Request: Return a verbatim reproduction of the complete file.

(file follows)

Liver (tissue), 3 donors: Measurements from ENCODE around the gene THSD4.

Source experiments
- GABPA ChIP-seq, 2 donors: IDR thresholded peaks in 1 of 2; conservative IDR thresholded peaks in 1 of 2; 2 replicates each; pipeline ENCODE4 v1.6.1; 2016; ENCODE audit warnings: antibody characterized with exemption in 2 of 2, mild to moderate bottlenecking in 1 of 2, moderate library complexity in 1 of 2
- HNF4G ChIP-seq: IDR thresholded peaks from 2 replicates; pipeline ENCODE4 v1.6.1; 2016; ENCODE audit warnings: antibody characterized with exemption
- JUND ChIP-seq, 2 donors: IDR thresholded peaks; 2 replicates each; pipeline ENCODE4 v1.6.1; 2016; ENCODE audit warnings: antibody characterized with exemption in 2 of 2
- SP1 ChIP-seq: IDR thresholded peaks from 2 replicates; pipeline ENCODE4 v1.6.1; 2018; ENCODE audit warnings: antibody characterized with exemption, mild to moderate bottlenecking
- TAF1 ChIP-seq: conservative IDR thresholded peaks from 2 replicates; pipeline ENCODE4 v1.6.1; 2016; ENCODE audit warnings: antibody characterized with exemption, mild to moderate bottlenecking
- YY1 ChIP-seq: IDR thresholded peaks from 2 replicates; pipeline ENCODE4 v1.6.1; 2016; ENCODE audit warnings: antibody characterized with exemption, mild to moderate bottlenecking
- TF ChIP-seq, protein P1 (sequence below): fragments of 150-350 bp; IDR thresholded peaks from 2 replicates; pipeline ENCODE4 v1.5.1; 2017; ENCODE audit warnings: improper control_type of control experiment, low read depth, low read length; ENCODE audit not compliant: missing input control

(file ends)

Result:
Liver (tissue), 3 donors: Measurements from ENCODE around the gene THSD4.

Source experiments
- GABPA ChIP-seq, 2 donors: IDR thresholded peaks in 1 of 2; conservative IDR thresholded peaks in 1 of 2; 2 replicates each; pipeline ENCODE4 v1.6.1; 2016; ENCODE audit warnings: antibody characterized with exemption in 2 of 2, mild to moderate bottlenecking in 1 of 2, moderate library complexity in 1 of 2
- HNF4G ChIP-seq: IDR thresholded peaks from 2 replicates; pipeline ENCODE4 v1.6.1; 2016; ENCODE audit warnings: antibody characterized with exemption
- JUND ChIP-seq, 2 donors: IDR thresholded peaks; 2 replicates each; pipeline ENCODE4 v1.6.1; 2016; ENCODE audit warnings: antibody characterized with exemption in 2 of 2
- SP1 ChIP-seq: IDR thresholded peaks from 2 replicates; pipeline ENCODE4 v1.6.1; 2018; ENCODE audit warnings: antibody characterized with exemption, mild to moderate bottlenecking
- TAF1 ChIP-seq: conservative IDR thresholded peaks from 2 replicates; pipeline ENCODE4 v1.6.1; 2016; ENCODE audit warnings: antibody characterized with exemption, mild to moderate bottlenecking
- YY1 ChIP-seq: IDR thresholded peaks from 2 replicates; pipeline ENCODE4 v1.6.1; 2016; ENCODE audit warnings: antibody characterized with exemption, mild to moderate bottlenecking
- TF ChIP-seq, protein P1 (sequence below): fragments of 150-350 bp; IDR thresholded peaks from 2 replicates; pipeline ENCODE4 v1.5.1; 2017; ENCODE audit warnings: improper control_type of control experiment, low read depth, low read length; ENCODE audit not compliant: missing input control